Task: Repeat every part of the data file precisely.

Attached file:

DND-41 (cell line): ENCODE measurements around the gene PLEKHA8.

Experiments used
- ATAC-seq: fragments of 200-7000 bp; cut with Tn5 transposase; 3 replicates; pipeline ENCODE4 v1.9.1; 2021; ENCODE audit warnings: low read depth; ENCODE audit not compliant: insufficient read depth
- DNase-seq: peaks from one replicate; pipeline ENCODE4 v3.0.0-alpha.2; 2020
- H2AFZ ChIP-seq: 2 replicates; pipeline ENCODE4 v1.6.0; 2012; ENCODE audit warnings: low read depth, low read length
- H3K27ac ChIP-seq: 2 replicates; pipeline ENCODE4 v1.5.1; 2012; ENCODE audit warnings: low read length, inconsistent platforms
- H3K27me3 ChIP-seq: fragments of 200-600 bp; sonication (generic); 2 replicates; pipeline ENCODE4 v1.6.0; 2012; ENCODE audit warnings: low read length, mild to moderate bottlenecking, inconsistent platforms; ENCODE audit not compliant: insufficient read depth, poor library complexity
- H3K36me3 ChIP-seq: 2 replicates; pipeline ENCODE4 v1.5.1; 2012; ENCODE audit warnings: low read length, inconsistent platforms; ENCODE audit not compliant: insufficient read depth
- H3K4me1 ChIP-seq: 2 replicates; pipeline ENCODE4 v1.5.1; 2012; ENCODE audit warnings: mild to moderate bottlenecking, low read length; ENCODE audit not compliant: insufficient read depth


DND-41 (cell line): ENCODE measurements around the gene PLEKHA8.

Experiments used
- ATAC-seq: fragments of 200-7000 bp; cut with Tn5 transposase; 3 replicates; pipeline ENCODE4 v1.9.1; 2021; ENCODE audit warnings: low read depth; ENCODE audit not compliant: insufficient read depth
- DNase-seq: peaks from one replicate; pipeline ENCODE4 v3.0.0-alpha.2; 2020
- H2AFZ ChIP-seq: 2 replicates; pipeline ENCODE4 v1.6.0; 2012; ENCODE audit warnings: low read depth, low read length
- H3K27ac ChIP-seq: 2 replicates; pipeline ENCODE4 v1.5.1; 2012; ENCODE audit warnings: low read length, inconsistent platforms
- H3K27me3 ChIP-seq: fragments of 200-600 bp; sonication (generic); 2 replicates; pipeline ENCODE4 v1.6.0; 2012; ENCODE audit warnings: low read length, mild to moderate bottlenecking, inconsistent platforms; ENCODE audit not compliant: insufficient read depth, poor library complexity
- H3K36me3 ChIP-seq: 2 replicates; pipeline ENCODE4 v1.5.1; 2012; ENCODE audit warnings: low read length, inconsistent platforms; ENCODE audit not compliant: insufficient read depth
- H3K4me1 ChIP-seq: 2 replicates; pipeline ENCODE4 v1.5.1; 2012; ENCODE audit warnings: mild to moderate bottlenecking, low read length; ENCODE audit not compliant: insufficient read depth